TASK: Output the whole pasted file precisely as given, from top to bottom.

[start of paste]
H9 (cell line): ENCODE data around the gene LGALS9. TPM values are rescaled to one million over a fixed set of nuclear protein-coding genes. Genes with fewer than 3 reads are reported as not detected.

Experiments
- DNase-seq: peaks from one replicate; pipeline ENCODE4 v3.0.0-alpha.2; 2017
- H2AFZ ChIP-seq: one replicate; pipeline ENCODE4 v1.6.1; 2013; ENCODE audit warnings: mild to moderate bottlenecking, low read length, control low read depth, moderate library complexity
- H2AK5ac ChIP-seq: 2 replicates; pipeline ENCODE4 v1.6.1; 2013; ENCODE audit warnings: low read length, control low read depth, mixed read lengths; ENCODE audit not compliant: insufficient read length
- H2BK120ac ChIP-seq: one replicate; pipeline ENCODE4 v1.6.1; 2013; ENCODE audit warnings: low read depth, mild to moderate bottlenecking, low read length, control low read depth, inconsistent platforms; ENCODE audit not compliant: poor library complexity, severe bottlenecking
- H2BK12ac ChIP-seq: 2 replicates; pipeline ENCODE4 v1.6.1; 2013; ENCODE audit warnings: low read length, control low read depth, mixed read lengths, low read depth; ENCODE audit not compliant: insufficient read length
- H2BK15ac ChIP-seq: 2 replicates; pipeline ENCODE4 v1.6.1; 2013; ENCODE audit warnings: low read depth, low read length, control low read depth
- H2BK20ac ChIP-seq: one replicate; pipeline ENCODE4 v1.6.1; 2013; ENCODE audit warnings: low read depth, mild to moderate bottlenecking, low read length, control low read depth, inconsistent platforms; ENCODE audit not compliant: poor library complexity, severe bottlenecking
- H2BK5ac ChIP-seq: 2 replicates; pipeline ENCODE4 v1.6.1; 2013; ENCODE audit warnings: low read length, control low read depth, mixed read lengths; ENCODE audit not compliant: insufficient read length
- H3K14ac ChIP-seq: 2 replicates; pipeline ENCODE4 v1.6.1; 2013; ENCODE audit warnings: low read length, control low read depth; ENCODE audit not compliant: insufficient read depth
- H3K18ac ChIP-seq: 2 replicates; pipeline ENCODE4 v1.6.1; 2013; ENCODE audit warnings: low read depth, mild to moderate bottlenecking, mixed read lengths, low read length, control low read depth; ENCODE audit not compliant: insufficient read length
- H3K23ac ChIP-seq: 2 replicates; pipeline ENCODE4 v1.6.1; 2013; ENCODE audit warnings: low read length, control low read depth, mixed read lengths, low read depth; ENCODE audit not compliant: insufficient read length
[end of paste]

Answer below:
H9 (cell line): ENCODE data around the gene LGALS9. TPM values are rescaled to one million over a fixed set of nuclear protein-coding genes. Genes with fewer than 3 reads are reported as not detected.

Experiments
- DNase-seq: peaks from one replicate; pipeline ENCODE4 v3.0.0-alpha.2; 2017
- H2AFZ ChIP-seq: one replicate; pipeline ENCODE4 v1.6.1; 2013; ENCODE audit warnings: mild to moderate bottlenecking, low read length, control low read depth, moderate library complexity
- H2AK5ac ChIP-seq: 2 replicates; pipeline ENCODE4 v1.6.1; 2013; ENCODE audit warnings: low read length, control low read depth, mixed read lengths; ENCODE audit not compliant: insufficient read length
- H2BK120ac ChIP-seq: one replicate; pipeline ENCODE4 v1.6.1; 2013; ENCODE audit warnings: low read depth, mild to moderate bottlenecking, low read length, control low read depth, inconsistent platforms; ENCODE audit not compliant: poor library complexity, severe bottlenecking
- H2BK12ac ChIP-seq: 2 replicates; pipeline ENCODE4 v1.6.1; 2013; ENCODE audit warnings: low read length, control low read depth, mixed read lengths, low read depth; ENCODE audit not compliant: insufficient read length
- H2BK15ac ChIP-seq: 2 replicates; pipeline ENCODE4 v1.6.1; 2013; ENCODE audit warnings: low read depth, low read length, control low read depth
- H2BK20ac ChIP-seq: one replicate; pipeline ENCODE4 v1.6.1; 2013; ENCODE audit warnings: low read depth, mild to moderate bottlenecking, low read length, control low read depth, inconsistent platforms; ENCODE audit not compliant: poor library complexity, severe bottlenecking
- H2BK5ac ChIP-seq: 2 replicates; pipeline ENCODE4 v1.6.1; 2013; ENCODE audit warnings: low read length, control low read depth, mixed read lengths; ENCODE audit not compliant: insufficient read length
- H3K14ac ChIP-seq: 2 replicates; pipeline ENCODE4 v1.6.1; 2013; ENCODE audit warnings: low read length, control low read depth; ENCODE audit not compliant: insufficient read depth
- H3K18ac ChIP-seq: 2 replicates; pipeline ENCODE4 v1.6.1; 2013; ENCODE audit warnings: low read depth, mild to moderate bottlenecking, mixed read lengths, low read length, control low read depth; ENCODE audit not compliant: insufficient read length
- H3K23ac ChIP-seq: 2 replicates; pipeline ENCODE4 v1.6.1; 2013; ENCODE audit warnings: low read length, control low read depth, mixed read lengths, low read depth; ENCODE audit not compliant: insufficient read length